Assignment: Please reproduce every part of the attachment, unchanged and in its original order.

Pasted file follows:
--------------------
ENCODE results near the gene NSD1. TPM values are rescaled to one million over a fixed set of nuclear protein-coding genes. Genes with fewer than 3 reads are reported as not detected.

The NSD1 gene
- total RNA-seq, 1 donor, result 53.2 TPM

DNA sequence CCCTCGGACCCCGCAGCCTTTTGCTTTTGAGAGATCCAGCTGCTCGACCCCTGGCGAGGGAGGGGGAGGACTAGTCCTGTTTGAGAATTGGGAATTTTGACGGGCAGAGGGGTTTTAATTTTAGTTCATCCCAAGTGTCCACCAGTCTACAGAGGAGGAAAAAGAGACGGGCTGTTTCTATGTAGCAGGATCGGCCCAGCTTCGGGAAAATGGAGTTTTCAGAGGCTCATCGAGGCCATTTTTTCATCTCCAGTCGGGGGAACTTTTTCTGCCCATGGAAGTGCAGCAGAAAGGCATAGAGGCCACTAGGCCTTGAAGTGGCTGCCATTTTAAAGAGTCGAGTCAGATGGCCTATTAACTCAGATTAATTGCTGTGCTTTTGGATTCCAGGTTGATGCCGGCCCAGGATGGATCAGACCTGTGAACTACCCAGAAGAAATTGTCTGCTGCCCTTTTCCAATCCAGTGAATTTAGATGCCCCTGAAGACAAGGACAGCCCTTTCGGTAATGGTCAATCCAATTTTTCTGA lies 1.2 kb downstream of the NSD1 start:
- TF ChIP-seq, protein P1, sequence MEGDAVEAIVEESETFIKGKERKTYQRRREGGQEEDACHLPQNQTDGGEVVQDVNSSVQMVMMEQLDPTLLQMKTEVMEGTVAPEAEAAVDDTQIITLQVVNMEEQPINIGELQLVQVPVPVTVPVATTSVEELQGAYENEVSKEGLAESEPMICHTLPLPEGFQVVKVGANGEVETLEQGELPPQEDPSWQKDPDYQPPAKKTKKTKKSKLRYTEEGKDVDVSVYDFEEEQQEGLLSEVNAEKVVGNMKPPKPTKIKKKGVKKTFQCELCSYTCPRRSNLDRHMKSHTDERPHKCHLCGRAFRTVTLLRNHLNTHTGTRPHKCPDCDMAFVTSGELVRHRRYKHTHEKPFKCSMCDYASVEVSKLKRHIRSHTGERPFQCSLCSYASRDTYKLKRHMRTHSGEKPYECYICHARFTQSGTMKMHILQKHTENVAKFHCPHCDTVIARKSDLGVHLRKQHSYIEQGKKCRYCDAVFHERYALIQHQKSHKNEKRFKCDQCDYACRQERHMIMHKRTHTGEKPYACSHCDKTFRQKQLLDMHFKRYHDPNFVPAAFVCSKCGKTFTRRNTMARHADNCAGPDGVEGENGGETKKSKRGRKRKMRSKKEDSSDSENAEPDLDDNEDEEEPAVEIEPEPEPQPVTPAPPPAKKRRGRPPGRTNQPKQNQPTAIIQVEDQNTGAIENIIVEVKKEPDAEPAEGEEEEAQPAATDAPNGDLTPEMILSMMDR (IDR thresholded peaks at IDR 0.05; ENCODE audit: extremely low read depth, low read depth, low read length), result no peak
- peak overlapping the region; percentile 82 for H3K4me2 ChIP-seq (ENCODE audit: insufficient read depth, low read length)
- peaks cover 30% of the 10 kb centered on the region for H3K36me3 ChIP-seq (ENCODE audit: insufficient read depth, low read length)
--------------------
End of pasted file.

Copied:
ENCODE results near the gene NSD1. TPM values are rescaled to one million over a fixed set of nuclear protein-coding genes. Genes with fewer than 3 reads are reported as not detected.

The NSD1 gene
- total RNA-seq, 1 donor, result 53.2 TPM

DNA sequence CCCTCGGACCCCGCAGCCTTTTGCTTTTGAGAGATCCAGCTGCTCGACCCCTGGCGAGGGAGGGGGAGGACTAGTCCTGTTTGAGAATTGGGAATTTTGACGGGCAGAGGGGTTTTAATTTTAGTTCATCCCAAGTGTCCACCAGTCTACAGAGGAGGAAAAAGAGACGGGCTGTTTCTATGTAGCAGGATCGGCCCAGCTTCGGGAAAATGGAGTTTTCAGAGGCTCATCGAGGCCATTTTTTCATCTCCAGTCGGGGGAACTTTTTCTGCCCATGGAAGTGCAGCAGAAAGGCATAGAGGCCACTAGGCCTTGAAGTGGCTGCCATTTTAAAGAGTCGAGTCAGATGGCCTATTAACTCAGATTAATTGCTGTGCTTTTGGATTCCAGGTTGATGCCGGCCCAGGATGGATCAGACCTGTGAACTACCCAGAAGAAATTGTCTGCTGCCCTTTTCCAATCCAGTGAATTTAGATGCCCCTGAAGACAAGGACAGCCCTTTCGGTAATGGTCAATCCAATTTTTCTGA lies 1.2 kb downstream of the NSD1 start:
- TF ChIP-seq, protein P1, sequence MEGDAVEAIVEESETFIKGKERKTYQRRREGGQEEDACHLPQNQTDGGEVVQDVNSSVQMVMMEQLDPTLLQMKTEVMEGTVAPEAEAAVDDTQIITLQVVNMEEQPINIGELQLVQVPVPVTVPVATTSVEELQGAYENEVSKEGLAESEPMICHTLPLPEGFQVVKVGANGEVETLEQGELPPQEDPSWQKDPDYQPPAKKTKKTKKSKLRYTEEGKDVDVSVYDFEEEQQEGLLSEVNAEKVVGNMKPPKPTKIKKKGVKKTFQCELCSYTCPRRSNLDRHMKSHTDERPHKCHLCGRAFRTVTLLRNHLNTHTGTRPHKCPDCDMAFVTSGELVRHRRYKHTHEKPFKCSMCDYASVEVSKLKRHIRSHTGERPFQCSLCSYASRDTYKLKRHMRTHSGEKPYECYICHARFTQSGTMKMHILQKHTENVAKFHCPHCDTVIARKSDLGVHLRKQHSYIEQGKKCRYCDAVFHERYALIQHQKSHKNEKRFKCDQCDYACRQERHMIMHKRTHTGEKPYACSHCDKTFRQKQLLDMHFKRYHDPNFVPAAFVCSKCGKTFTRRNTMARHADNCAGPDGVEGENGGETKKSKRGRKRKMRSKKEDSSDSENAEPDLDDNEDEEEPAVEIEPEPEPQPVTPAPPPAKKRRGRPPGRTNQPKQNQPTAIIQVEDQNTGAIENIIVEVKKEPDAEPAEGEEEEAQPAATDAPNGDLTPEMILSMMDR (IDR thresholded peaks at IDR 0.05; ENCODE audit: extremely low read depth, low read depth, low read length), result no peak
- peak overlapping the region; percentile 82 for H3K4me2 ChIP-seq (ENCODE audit: insufficient read depth, low read length)
- peaks cover 30% of the 10 kb centered on the region for H3K36me3 ChIP-seq (ENCODE audit: insufficient read depth, low read length)